Unplanned Events

Pickering / Ontario Begins Investigation After Emergency Alert Sent In Error

By David Dalton
13 January 2020

There was no intention to notify public, says Ontario’s solicitor-general
Ontario Begins Investigation After Emergency Alert Sent In Error
The Pickering nuclear power station in Canada.
An investigation has begun after an emergency alert saying there was an incident at the Pickering nuclear power station in Ontario was issued in error to the public on Sunday during a routine training exercise, the province’s government has said.

Sylvia Jones, Ontario’s solicitor-general, said in a statement there was no incident at the station that should have triggered public notification. Nor was there ever any danger to the public or environment.

She said: “Earlier today [Sunday 12 January], an emergency alert was issued by the Province of Ontario stating there was a situation at the Pickering nuclear generating station. The alert was issued in error to the public during a routine training exercise being conducted by the Provincial Emergency Operations Centre (PEOC).”

The statement said emergency exercises are a critical component of ensuring preparedness for emergency management and response agencies. The PEOC conducts training exercises regularly and there was no intention to notify the public in this instance.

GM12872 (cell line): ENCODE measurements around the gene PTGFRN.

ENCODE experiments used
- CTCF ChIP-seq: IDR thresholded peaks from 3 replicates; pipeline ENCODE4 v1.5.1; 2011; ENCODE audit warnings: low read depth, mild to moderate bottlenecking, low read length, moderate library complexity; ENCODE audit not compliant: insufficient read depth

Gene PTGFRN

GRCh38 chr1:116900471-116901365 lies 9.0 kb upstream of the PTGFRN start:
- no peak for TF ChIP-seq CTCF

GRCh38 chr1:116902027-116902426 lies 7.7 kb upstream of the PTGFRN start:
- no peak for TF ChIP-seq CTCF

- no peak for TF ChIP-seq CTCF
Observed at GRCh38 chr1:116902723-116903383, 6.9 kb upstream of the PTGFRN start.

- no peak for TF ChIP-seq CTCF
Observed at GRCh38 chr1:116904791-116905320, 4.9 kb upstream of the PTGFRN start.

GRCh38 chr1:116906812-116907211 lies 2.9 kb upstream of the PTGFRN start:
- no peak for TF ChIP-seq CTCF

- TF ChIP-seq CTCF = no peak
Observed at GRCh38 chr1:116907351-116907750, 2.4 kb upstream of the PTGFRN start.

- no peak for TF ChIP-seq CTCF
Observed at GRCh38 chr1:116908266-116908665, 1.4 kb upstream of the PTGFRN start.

“The government of Ontario sincerely apologises for raising public concern and has begun a full investigation to determine how this error happened and will take the appropriate steps to ensure this doesn’t happen again."

The country’s nuclear regulator, CNSC, said it was aware of the alert and confirmed it was sent in error.

“CNSC confirms there is no radiological event at the nuclear facility. Pickering nuclear generating station continues to operate safely,” a statement said.

“CNSC staff are monitoring and are in contact with the provincial emergency operations centre and Ontario Power Generation.”

Press reports said that more than half an hour after people received mobile alerts about a supposed incident at Pickering, station owner and operator OPG tweeted that there was no emergency and the warning was a mistake.

OPG chief nuclear officer Sean Granville said the company has a sophisticated and robust notification process in place that we would immediately follow in the unlikely event of an incident at the station. “I want to assure the public that there was no incident at the station, and the plant is operating as designed.”

OPG, which is owned by the government of Ontario, is the largest electricity generator in the province. The company owns and operates the and Darlington nuclear stations, which have 10 nuclear units between them. OPG also owns the eight-unit Bruce nuclear station in western Ontario which is leased to and operated by Bruce Power.

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